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Why You Can (And Should) Start Learning Martial Arts Later in Life

By Sam Blum,

In the western world, particularly the United States, martial arts tend to be defined by stereotypes: People who train are either eight-year-olds learning Karate kicks or bloodthirsty brawlers who hope to compete in the Ultimate Fighting Championship. But the notions that define mainstream popular conceptions of the martial arts aren’t true, and there are plenty of reasons why normal, well-adjusted adults can benefit from beginning their pugilistic journeys later in life. And you don’t have to bow alongside a fifth-grader if you decide to explore the martial arts past your 30th birthday.

Training gives you tangible goals

Kids train martial arts for various reasons, such as building self-esteem and defense against bullies, but a lot of the time, their training is an after-school activity that’s tantamount to daycare. At the Brazilian Jiu-Jitsu (BJJ) school where I’ve trained the last eight years, many kids come and go, and only a few stick with the sport seriously enough to pursue it on a competitive level as teens and later adults.

But training martial arts is a practice where tangible rewards come based on merit. If you decide to train in a discipline that’s based on a belt ranking—BJJ, Judo, Taekwondo, Karate, and many other martial arts use belt systems—you might find extra incentive in leveling up. Plus, in certain martial arts, such as BJJ, which has a robust competitive circuit, you can train to compete. Chasing medals and competitive accolades can feel like catnip to some martial artists, and maybe you’ll find that the challenge of competition adds a thrilling sense of meaning to your life.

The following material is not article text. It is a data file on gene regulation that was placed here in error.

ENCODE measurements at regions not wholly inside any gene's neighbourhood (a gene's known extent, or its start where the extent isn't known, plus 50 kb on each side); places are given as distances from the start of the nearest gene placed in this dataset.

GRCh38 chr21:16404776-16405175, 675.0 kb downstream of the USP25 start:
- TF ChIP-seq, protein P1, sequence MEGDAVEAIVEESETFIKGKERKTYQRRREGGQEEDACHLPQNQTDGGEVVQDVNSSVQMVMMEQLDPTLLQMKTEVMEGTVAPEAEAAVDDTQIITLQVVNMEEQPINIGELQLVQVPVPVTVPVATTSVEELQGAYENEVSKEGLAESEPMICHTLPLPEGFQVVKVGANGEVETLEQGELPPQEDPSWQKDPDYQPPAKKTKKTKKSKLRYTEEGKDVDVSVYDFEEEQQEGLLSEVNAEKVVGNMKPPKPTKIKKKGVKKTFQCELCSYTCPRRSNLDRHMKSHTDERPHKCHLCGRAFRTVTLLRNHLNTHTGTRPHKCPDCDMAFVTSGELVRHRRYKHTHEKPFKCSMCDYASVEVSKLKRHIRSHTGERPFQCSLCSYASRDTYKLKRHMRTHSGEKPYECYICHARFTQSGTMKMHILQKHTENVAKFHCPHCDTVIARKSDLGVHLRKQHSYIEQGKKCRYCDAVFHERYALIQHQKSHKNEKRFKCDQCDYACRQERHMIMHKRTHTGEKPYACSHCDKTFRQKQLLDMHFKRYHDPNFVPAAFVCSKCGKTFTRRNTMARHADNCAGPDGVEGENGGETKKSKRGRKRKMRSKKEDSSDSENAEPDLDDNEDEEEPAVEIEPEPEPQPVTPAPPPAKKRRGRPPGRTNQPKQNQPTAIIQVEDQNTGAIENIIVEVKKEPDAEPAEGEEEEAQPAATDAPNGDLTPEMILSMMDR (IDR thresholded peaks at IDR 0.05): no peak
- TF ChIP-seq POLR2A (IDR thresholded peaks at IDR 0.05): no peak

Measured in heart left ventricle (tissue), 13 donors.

Other than that, though, various grappling martial arts and other striking disciplines such as boxing and Muay Thai (Thai kickboxing), can whip you into fantastic shape. Many people struggle to find an enticing means of exercise once they reach adulthood, but martial arts give you a reason to keep coming back, even if you’re getting your ass kicked—because you’re learning and improving with each minute spent in the gym.

You’ll build community

Sometimes, adults find it difficult to build a community outside of traditional social venues. When it comes down to it though, there’s only so much time you can dedicate to hanging out in bars before the presumable community you’re building crumbles without alcohol.

Personally speaking, I’ve met so many interesting people who I’d never have the privilege of knowing if not for my foray into grappling and striking. It’s easier to get to know someone when you’re learning together and pushing each other to become better with each passing training session. If you’re similarly dedicated to a craft as someone else, you’ll invariably spend a lot of time together and potentially form strong bonds.

You’ll build self-belief

The notion of a mid or quarter-life crisis is cliché, but it’s nonetheless a term people often use to describe something of a spiritual void afflicting adults. Of course, learning how to throw a punch or roundhouse kick isn’t going to wash away all one’s problems, but accomplishing one’s goals is a fantastic way to cultivate self-esteem and future motivation.

Moreover, you’ll learn how to cultivate a sense of resilience when placed under pressure. Training can be grueling (if you take it seriously), and you might find yourself under more physical strain than you ever have been before, but you’ll also find that you have the fortitude to keep going in the face of that exertion and that you can stay calm amid the intensity of a sparring round. And though it’s implied, it’s worth mentioning that consistent training in any discipline will help you defend yourself if it ever came down to it.

Make sure to listen to your body, though

If you’re starting to train as an adult, bear in mind that we’re no longer kids with elastic limbs and bodies that heal on stupefying timelines. To that end, listen to your body. If you feel that some nagging pain is going to get worse and potentially cause an injury, take a week off (or however long you need). Longevity should be the goal here, and treating your body like you did when you were 17 won’t help that.

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